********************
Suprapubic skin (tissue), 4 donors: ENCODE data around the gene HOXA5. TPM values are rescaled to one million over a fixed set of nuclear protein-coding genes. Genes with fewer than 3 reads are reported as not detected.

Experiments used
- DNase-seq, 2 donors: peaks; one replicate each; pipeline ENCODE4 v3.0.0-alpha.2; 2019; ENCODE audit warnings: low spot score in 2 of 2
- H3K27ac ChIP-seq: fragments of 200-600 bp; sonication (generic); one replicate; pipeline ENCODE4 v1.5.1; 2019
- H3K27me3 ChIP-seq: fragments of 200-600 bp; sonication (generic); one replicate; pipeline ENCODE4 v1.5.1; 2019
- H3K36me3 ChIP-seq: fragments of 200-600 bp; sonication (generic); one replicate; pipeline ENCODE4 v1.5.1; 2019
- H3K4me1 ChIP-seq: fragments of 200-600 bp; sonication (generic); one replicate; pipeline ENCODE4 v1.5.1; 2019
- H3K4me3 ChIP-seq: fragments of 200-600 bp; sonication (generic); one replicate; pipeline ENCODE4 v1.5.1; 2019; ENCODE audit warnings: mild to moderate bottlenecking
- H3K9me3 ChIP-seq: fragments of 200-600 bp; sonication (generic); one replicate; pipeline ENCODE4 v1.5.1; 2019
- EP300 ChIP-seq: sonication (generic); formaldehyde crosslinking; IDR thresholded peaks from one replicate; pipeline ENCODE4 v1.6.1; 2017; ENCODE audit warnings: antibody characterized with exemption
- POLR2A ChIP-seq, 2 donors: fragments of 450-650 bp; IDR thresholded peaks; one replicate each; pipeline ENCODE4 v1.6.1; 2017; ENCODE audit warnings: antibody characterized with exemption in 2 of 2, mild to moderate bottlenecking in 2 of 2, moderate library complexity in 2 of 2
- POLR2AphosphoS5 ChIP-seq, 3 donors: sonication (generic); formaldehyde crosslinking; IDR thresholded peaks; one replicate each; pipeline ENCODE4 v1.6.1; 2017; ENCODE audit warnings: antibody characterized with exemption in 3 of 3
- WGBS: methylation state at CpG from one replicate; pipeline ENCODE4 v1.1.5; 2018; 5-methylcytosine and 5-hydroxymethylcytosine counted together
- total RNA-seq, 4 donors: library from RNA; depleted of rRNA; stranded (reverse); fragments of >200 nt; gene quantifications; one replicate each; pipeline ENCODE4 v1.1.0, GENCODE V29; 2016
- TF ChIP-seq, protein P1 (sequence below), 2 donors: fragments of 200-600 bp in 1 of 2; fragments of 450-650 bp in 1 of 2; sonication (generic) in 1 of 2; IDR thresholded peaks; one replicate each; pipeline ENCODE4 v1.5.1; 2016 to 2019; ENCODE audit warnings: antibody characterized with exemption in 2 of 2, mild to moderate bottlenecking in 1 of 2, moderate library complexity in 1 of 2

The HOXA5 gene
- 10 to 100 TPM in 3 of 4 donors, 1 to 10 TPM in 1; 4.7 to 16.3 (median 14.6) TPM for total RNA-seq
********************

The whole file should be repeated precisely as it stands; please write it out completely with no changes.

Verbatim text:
Suprapubic skin (tissue), 4 donors: ENCODE data around the gene HOXA5. TPM values are rescaled to one million over a fixed set of nuclear protein-coding genes. Genes with fewer than 3 reads are reported as not detected.

Experiments used
- DNase-seq, 2 donors: peaks; one replicate each; pipeline ENCODE4 v3.0.0-alpha.2; 2019; ENCODE audit warnings: low spot score in 2 of 2
- H3K27ac ChIP-seq: fragments of 200-600 bp; sonication (generic); one replicate; pipeline ENCODE4 v1.5.1; 2019
- H3K27me3 ChIP-seq: fragments of 200-600 bp; sonication (generic); one replicate; pipeline ENCODE4 v1.5.1; 2019
- H3K36me3 ChIP-seq: fragments of 200-600 bp; sonication (generic); one replicate; pipeline ENCODE4 v1.5.1; 2019
- H3K4me1 ChIP-seq: fragments of 200-600 bp; sonication (generic); one replicate; pipeline ENCODE4 v1.5.1; 2019
- H3K4me3 ChIP-seq: fragments of 200-600 bp; sonication (generic); one replicate; pipeline ENCODE4 v1.5.1; 2019; ENCODE audit warnings: mild to moderate bottlenecking
- H3K9me3 ChIP-seq: fragments of 200-600 bp; sonication (generic); one replicate; pipeline ENCODE4 v1.5.1; 2019
- EP300 ChIP-seq: sonication (generic); formaldehyde crosslinking; IDR thresholded peaks from one replicate; pipeline ENCODE4 v1.6.1; 2017; ENCODE audit warnings: antibody characterized with exemption
- POLR2A ChIP-seq, 2 donors: fragments of 450-650 bp; IDR thresholded peaks; one replicate each; pipeline ENCODE4 v1.6.1; 2017; ENCODE audit warnings: antibody characterized with exemption in 2 of 2, mild to moderate bottlenecking in 2 of 2, moderate library complexity in 2 of 2
- POLR2AphosphoS5 ChIP-seq, 3 donors: sonication (generic); formaldehyde crosslinking; IDR thresholded peaks; one replicate each; pipeline ENCODE4 v1.6.1; 2017; ENCODE audit warnings: antibody characterized with exemption in 3 of 3
- WGBS: methylation state at CpG from one replicate; pipeline ENCODE4 v1.1.5; 2018; 5-methylcytosine and 5-hydroxymethylcytosine counted together
- total RNA-seq, 4 donors: library from RNA; depleted of rRNA; stranded (reverse); fragments of >200 nt; gene quantifications; one replicate each; pipeline ENCODE4 v1.1.0, GENCODE V29; 2016
- TF ChIP-seq, protein P1 (sequence below), 2 donors: fragments of 200-600 bp in 1 of 2; fragments of 450-650 bp in 1 of 2; sonication (generic) in 1 of 2; IDR thresholded peaks; one replicate each; pipeline ENCODE4 v1.5.1; 2016 to 2019; ENCODE audit warnings: antibody characterized with exemption in 2 of 2, mild to moderate bottlenecking in 1 of 2, moderate library complexity in 1 of 2

The HOXA5 gene
- 10 to 100 TPM in 3 of 4 donors, 1 to 10 TPM in 1; 4.7 to 16.3 (median 14.6) TPM for total RNA-seq